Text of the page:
Whether you’re a serious athlete, first responder, health fanatic, or just one of those weekend warriors, everyone has one thing in common: everybody has to deal with a thing called Life.
When it comes to living life, you don’t always know what you’re going to come up against, so it’s a good idea to be prepared for a variety of things.
That’s where your general physical preparedness (GPP) comes into the picture.
GPP is your ability to handle any task that life throws at you. It includes things like strength, endurance, flexibility, coordination, speed, etc. It’s really just your overall ability to get work done.
If you’ve ever played sports, you already know what sport specific training feels like. For example, baseball players practice throwing and swimmers practice swimming.
It wouldn’t make sense in sport specific training to have your baseball players spend time fine tuning their swimming techniques.
There aren’t usually large bodies of water included in the game of baseball. As a result there isn’t much of a demand for swimming.
Similar reasoning explains why you wouldn’t have swimmers practice throwing.
Keep in mind that these understandings are in the context of sport specific training, where you don’t necessarily want abilities that aren’t specific to the sport.
When it comes to GPP though, you might practice both swimming and throwing, or both heavy lifting and running long distances.
The better you are at a number of things, the greater your GPP. When it comes to sport specific training, the better you are at one individual thing, the greater your specific physical preparedness or SPP for that one thing.
If you were to make the comparison between SPP and GPP in terms of home repair, SPP would be the guy that only fixes your dishwasher but he can fix your dishwasher to perfection.
GPP would be your handyman that “does it all” but can only get things completed to about 70% of perfection.
The SPP guy can only do one thing but it’s done extremely well, and the GPP guy can do a bunch of things but they’re only done decently.
The reason GPP is extremely important is because it allows you to be ready for a greater number of challenges. If you’re in law enforcement or you’re another type of first responder, you know exactly how important it is to be ready for the unknown.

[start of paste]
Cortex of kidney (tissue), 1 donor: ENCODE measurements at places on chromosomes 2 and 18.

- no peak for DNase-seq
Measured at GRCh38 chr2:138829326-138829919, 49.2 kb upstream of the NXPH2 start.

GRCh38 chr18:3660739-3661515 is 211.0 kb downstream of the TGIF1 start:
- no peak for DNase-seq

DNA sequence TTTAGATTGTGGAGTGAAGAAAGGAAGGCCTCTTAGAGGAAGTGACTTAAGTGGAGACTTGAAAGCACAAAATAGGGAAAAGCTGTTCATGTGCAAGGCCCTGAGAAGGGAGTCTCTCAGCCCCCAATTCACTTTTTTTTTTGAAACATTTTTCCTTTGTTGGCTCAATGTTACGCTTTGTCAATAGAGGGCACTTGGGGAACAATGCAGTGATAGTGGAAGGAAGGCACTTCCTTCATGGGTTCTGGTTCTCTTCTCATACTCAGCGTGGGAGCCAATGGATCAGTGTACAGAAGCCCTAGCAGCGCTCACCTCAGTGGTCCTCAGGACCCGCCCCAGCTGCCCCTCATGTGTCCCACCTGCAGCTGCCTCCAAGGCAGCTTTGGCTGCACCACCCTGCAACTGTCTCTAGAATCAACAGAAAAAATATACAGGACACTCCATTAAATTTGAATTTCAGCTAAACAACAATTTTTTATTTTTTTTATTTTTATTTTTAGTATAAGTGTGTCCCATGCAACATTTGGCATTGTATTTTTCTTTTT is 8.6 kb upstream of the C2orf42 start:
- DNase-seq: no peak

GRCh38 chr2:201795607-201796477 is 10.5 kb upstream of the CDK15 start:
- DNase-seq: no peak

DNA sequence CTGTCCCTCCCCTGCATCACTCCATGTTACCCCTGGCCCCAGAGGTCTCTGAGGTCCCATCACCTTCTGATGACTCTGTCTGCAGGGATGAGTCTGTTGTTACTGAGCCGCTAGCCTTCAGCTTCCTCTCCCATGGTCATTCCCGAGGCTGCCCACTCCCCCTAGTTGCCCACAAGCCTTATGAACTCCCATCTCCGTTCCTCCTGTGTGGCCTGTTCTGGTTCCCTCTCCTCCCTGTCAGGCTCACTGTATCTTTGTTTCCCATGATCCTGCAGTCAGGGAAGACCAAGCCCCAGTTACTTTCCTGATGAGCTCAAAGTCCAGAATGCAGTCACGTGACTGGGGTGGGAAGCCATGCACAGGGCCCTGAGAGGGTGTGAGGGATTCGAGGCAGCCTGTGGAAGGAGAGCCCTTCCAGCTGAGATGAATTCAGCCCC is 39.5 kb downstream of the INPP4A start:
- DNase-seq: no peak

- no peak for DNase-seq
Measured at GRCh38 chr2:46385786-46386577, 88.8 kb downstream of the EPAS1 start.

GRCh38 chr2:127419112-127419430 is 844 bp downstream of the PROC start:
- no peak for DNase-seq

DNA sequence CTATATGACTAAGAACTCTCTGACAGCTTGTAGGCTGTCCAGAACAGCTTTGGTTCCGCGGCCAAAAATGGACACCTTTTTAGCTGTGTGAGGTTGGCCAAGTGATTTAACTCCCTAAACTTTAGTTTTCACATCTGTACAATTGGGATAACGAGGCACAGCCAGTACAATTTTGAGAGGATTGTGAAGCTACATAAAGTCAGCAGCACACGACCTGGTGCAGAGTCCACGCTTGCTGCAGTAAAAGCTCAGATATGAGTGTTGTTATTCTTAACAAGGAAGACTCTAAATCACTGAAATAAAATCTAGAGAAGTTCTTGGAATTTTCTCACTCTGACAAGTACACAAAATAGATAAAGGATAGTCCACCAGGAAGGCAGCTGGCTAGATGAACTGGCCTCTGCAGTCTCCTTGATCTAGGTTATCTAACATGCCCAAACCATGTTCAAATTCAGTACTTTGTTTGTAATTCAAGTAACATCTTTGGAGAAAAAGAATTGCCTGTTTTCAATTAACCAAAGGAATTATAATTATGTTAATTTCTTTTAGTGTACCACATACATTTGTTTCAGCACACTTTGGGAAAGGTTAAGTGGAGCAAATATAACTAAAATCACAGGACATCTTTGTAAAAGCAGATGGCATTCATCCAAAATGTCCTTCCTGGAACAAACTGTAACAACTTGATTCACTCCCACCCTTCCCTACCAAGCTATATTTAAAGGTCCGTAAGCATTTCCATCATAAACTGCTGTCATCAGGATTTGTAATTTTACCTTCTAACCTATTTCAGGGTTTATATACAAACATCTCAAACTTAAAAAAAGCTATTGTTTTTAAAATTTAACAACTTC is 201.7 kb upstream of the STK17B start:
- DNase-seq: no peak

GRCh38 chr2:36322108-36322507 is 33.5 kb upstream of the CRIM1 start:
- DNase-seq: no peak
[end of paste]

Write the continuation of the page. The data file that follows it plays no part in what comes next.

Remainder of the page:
Now you understand what GPP is, so here are two demo workouts that you can try for yourself to improve your GPP.
You’ll notice that they have a variety of movements, not just one.
You can train your GPP by doing one movement for a “workout,” but that is usually when you plan to lift really heavy or run for a long time. Overall, your workouts should have a variety of different movements.
If these demo workouts seem too easy, feel free to increase the reps, weight, or distance.
#1: The Body Weight Workout: complete 5 cycles of the following as fast as possible:
* 5 Pull-ups
* 10 Push-ups
* 15 Body Only Squats
* Sprint 50 yards
#2: Dumbbell workout
You will need a pair of dumbbells that are somewhat heavy, but are light enough that you can press them over your head.
Perform the following movements in the specified order for a total of 12 minutes:
* 50 yards: Hold the dumbbells at your side, one in each hand, and walk for 50 yards
* 10 reps: Touch your dumbbells to the ground, then lift them up and press them overhead. Moving the dumbbells from the ground to overhead and back to the ground is considered one repetition.
Repeat until time has expired.
These are just two examples of workouts geared towards GPP. If you want to make up your own, just go grab something heavy and move it as fast as you can. Get to it.
Dave Lyons is an athlete and trainer, he currently writes about athletic techniques and concepts. He also runs a site that discusses the symptoms, causes, and treatment of hip pain at hippain.info.